University roles and responsibilities
- Research Projects co-ordinator for undergraduate and postgraduate taught programmes
- Module organiser for BMS3076, MHUM009, BMSM005 and BMSM013
Affiliations and memberships
Business, industry and community links
- Insulin resistance/obesity; gastrointestinal physiology; dietary fibre and resistant starch
- Metabolic adaptation following gastrointestinal surgery
- Metabolic effects of sleep
- Diet and type 2 diabetes prevention and treatment.
- Dr Tracey Robertson (Research Fellow, APRE)
- Dr Sineaid Collins, (Research Fellow, Diabetes UK )
- Mr Abdul Alzaabi, PhD Student
- Dr Shatha Alharazy, PhD Student
- Mrs Shantel Lynch RD, PhD Student
- Mrs Mary Phillips RD, PhD Student.
- Mr Paul MacKenzie, MD Student
- Mr Ted Rowntree, PhD Student
- Dr James O'Brien, MD Student
Recent group achievements
Etana Jaiyeola. Schlumberger Scholarship (2015/2016)
Rona Antoni. Nutrition Society Oral Communication Prize (2015)
Rona Antoni. Nutrition Society Postgraduate Symposium (2016)
Rona Antoni. EASO Thesis of the Year (2018)
- Prof Jon Swann, Imperial College London/University of Southampton
- Prof Rob LaRagione, University of Surrey Vet School
- Dr Jon Johnston, Chronobiology Division
- Prof Glenn Gibson, Prof Julie Lovegrove, Dr Charlotte Mills University of Reading
- Paul Hinton, Medical Physics, RSCH
- Sue Clark, Dr Simon Gabe, St Marks Hospital Harrow
- Prof Roman Hovorka, University of Cambridge
- Dr Barbara Fielding, Prof Bruce Griffin
Indicators of esteem
Winner of the 2006 David Cuthbertson Medal, awarded annually by the Nutrition Society.
Winner of the Association for the Study of Obesity Young Achiever Award in 2008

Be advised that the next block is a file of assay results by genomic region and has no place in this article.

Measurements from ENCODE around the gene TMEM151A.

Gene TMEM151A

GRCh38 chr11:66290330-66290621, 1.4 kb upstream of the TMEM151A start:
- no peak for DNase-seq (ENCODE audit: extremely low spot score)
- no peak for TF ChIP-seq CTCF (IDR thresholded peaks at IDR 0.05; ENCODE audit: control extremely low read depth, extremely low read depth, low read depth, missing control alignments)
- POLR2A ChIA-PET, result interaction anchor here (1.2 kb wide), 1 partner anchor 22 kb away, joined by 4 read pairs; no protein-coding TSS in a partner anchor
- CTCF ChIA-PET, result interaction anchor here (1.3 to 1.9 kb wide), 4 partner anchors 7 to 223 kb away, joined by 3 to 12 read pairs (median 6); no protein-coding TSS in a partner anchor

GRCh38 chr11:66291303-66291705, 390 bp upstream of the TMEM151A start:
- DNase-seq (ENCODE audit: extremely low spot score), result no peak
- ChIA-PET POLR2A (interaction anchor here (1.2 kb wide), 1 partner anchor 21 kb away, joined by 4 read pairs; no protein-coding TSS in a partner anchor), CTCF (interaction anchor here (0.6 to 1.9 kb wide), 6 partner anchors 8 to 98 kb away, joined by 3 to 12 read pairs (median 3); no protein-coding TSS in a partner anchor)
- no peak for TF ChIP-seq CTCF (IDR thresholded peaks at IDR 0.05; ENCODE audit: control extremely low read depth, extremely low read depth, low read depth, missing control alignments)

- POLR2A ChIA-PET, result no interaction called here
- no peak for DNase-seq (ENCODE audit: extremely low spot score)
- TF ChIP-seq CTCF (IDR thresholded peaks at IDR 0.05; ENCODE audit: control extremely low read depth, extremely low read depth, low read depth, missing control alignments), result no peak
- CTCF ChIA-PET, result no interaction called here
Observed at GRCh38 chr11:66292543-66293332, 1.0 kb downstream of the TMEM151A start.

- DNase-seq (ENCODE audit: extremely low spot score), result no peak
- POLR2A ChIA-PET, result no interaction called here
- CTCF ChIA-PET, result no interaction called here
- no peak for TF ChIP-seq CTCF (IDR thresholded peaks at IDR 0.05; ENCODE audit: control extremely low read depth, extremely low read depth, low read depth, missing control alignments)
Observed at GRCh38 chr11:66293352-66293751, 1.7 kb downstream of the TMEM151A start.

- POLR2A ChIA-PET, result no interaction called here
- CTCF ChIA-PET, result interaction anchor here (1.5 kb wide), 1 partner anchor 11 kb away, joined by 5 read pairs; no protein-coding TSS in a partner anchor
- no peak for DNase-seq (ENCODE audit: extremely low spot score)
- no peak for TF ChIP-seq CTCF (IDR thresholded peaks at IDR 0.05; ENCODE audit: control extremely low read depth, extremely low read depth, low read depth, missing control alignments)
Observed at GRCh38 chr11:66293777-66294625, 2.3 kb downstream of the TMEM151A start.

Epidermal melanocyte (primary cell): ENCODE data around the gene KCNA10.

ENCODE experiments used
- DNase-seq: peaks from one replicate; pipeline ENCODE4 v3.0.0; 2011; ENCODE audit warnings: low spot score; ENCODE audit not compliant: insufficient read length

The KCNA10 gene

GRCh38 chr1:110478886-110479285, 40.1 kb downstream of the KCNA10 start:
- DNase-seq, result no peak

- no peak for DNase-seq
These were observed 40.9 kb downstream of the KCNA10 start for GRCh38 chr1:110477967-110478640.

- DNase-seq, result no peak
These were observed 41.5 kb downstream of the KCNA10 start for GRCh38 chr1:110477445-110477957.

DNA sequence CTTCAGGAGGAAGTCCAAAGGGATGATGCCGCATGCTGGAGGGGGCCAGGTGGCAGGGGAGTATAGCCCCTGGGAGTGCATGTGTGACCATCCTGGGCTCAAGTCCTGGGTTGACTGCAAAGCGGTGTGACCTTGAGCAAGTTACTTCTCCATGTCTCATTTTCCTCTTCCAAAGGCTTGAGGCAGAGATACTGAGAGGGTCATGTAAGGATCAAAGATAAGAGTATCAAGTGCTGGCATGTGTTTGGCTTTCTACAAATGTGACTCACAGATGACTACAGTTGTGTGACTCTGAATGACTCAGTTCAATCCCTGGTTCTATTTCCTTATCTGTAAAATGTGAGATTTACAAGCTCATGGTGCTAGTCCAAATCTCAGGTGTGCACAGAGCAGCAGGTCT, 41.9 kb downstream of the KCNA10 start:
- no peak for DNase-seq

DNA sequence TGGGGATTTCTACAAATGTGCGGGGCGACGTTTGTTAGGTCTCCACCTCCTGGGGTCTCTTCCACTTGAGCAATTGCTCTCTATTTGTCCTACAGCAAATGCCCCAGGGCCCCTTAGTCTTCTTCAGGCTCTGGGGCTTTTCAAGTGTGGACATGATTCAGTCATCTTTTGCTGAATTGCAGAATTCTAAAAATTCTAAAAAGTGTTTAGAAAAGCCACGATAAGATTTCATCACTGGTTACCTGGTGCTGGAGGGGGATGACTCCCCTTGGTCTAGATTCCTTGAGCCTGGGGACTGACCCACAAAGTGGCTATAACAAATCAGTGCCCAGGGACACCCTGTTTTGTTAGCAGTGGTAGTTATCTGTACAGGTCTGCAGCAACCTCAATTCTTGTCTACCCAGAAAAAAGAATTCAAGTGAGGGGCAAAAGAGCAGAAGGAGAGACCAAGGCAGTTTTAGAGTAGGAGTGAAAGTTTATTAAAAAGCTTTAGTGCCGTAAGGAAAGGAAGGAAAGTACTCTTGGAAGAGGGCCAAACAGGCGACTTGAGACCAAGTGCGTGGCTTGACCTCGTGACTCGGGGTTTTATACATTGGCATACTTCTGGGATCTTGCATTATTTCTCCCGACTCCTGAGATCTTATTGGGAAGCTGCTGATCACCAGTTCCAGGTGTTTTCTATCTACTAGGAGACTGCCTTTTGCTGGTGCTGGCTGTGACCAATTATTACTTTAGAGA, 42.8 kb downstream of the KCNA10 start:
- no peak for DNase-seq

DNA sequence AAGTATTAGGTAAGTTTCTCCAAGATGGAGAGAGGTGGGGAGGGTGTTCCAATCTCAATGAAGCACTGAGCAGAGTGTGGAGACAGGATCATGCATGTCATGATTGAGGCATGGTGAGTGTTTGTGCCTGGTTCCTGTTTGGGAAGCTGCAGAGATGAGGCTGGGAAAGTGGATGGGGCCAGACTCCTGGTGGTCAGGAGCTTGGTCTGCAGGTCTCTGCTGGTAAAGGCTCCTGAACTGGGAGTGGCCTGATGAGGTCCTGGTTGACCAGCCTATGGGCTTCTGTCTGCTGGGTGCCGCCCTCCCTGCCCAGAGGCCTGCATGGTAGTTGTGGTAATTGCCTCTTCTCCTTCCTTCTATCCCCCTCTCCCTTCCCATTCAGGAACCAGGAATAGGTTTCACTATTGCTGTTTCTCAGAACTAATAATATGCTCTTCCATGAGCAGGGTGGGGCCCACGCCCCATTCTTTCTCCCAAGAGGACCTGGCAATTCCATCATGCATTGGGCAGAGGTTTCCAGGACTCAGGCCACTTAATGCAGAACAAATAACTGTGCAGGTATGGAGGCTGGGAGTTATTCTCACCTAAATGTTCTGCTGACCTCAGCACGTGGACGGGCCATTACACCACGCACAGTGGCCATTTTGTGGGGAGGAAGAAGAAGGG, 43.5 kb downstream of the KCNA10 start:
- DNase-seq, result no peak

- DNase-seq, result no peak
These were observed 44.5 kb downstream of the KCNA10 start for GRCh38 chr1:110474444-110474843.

Member of the Diabetes UK Innovators in Diabetes Programme (2010-2012)
FHMS Researcher of the Year 2011
Winner of the Nutrition Society Silver Medal in 2016
Delivered the Diabetes UK Rank Prize Nutrition lecture in 2021
Sources of funding
- Diabetes UK
- Food Industries.
- Alliance for Potato Research and Education (APRE)
- BMS1027 Food Science
- BMS2039 Human nutrition
- MSc Nutritional Medicine (BMSM005, BMSM013)
- MSc Human Nutrition (MHUM001; MHUM002, MHUM003, MHUM009, MHUM013)
Malnutrition in chronic pancreatitis is complex and multifactorial, with malabsorption, pain, toxic dependencies and co-morbidities, such as diabetes, each playing a role. The aims of this systematic review were to assess the impact of nutritional intervention on markers of nutritional status in this complex patient group, A systematic review of EMBASE and PubMed was carried out in February 2020, identifying 2620 articles. After screening to exclude those reporting short term changes (less than 3 months), with only one data point, or in the wrong population, eight papers were selected for analysis. Seven studies documented the impact of a nutritional intervention, one was an observational study only. Overall, studies were limited by predominantly retrospective designs, heterogenous populations and poor control of potentially confounding variables. Data could not be combined due to variability in reporting methods. All studies exploring nutritional intervention, whether that consisted of advice by a specialist dietitian, dose escalation of pancreatic enzymes, oral nutritional supplements or enteral feeding, demonstrated improved body weight and pain control, whereas patients who did not receive an intervention deteriorated nutritionally. Patients with chronic pancreatitis benefit from nutritional intervention. Further work is required to explore the impact of nutritional intervention on body composition and functional outcomes.
Background: Measurement of free 25-hydroyvitamin D [25(OH)D] status has been suggested as a more representative marker of vitamin D status than that of total 25(OH) D. Previously, free 25(OH)D could only be calculated indirectly; however, a newly developed direct assay for the measurement of free 25(OH)D is now available. The aim of this study therefore was to investigate directly measured total and free vitamin D levels association with metabolic health in postmenopausal healthy women living in Saudi Arabia. Methods: A sample of 302 postmenopausal women aged ≥ 50 years (n=302) living in Saudi Arabia were recruited in a cross-section study design. Blood samples were collected from subjects for measurement of serum levels of total 25(OH)D, directly measured free 25(OH)D, metabolic bone parameters, lipid profile, and other biochemical tests. Results: A positive correlation was found between directly measured free and total 25(OH)D (r=0.64, P